James Frater SOC ACO is a UK-based camera/Steadicam operator. James was recently the A Camera / Steadicam Operator on season II of The Witcher and has been nominated for the BSC Operators award. Recently James has been putting Anton/Bauer's V-Mount DIONIC XT batteries to the ultimate test on-set.
With The Witcher, Netflix have their own Game Of Thrones. A parallel universe derived from the original books and games. Sword and sorcery seem to be a golden ticket for continued seasons of episodic television and The Witcher is the latest entry – welcoming hordes of new fans in to its universe. Even more with season two on the way.
Camera ‘A’ operator, James Frater SOC, ACO, worked on the first season and has carried on to the second, running his Alien Revolution Steadicam rig, this time powered by Anton/Bauer Dionic XT batteries.
The second season of The Witcher has been James’ first project with Anton/Bauer and the experience for him has been very positive.
“I’ve always wanted to get Anton/Bauer batteries. They’re the industry standard. All the forums say that. Previously I had a battery brand which I couldn’t travel with so whenever I worked abroad I had to get the rental company to organise the batteries for me. With the Dionics I don’t have that problem.
Shooting this season of The Witcher, James was running a couple of V-Mount Dionic XT 90s on his Steadicam rig. They were lasting up to five hours of shooting with ARRI’s Mini LF camera and lenses on-board, giving him a huge amount of confidence. “I would set it up in the morning and didn’t have to think about whether I was going to run out of power for the entire day. I mostly ran with two batteries but sometimes three depending on the size of the camera.”
Battery management was organised by James’ assistants on set. “I take care of the artistic side of everything and they'll be managing the batteries. They love the easy access to the battery level read-out, very handy in managing run time of the batteries, insuring they never run out during a take.”
Season two concentrated more on a continually moving camera, which meant more work for James. “Season two has evolved. For instance there’s a lot more Steadicam; in fact the entire feel of the show has changed quite a lot from the first series. It’s a lot bigger in its scope. In terms of the size of the sets and locations. This allowed us to start moving the camera much more than we had before.”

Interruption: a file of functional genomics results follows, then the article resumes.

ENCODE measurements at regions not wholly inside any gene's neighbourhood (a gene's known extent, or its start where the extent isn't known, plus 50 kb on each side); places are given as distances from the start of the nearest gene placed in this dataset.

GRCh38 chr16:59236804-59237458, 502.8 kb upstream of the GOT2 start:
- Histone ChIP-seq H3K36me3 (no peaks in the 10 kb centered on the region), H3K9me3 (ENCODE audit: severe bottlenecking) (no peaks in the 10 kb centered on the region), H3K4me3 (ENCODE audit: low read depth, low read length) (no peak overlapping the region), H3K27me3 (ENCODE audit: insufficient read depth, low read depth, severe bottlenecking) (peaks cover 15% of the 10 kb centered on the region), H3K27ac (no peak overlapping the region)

Leading man Henry Cavill does all his own stunts which is a producer’s nightmare but a dream for the camera operator as James explains. "First season, fight scenes were mainly handheld - a couple of shots that were Steadicam. We took a different approach for the fight scenes in this second season."
“We worked together with the stunt coordinator and their previsualisation – short films they would shoot of an upcoming fight scene. The approach was all Steadicam. Because Henry Cavill does his own stunts and he’s so good at it, sword work and action - it’s better to have a steady frame so you can see exactly what he’s doing."
“You don’t have to use handheld to hide all the nasty mistakes that the actors are making, or to hide the fact that you’re using a stunt double. You keep Henry in the frame. As a result you can get the action and drama within the same shots.”
The Anton/Bauer V-Mount Dionic XT90s were powering James’ entire rig including camera, sled and Steadicam.
“It’s important that I have strong reliable batteries, so that I can feel confident I won’t run in to power issues. The Anton/Bauer Dionics allow me to run everything all day with minimal battery changes.”
James’ Steadicam rig warns him if power is running low. “I can run the rig for four or five hours before it starts giving me a warning.” Says James. “Two green lights on the rig start flashing amber when the voltage gets low, this gives me time to hot swap batteries and then I’m back on green”.
James’ talents with his Steadicam had caught the eye of the directors in the way he worked with the actors. His martial arts training really helps him move around the action and second guess their movements – sometimes it’s a simple matter of keeping an eye on their hips and shoulders so he’s not behind the movement.
Looking back at the first season, James can see that that camera movement has increased hugely, “The very first director in season one set the tone. He’s a very good director but has a ‘David Fincher’ approach as in everything is quite static. The sets were also a lot smaller in the first season and very contained.” “You need a camera that is moving but not just for the sake of it but for a reason and a purpose. That’s what we wanted in season two.”
On the subject of reliable battery power for productions, the advantage is clear.
“There's so much money being spent, and the schedule is so tight, there's very little room for error." says James. "Especially with the camera department, if things have been held up by the camera department, everybody's looking at you and there's very little tolerance for it. So, things like batteries running flat, it’s not an option. There is no compromise.”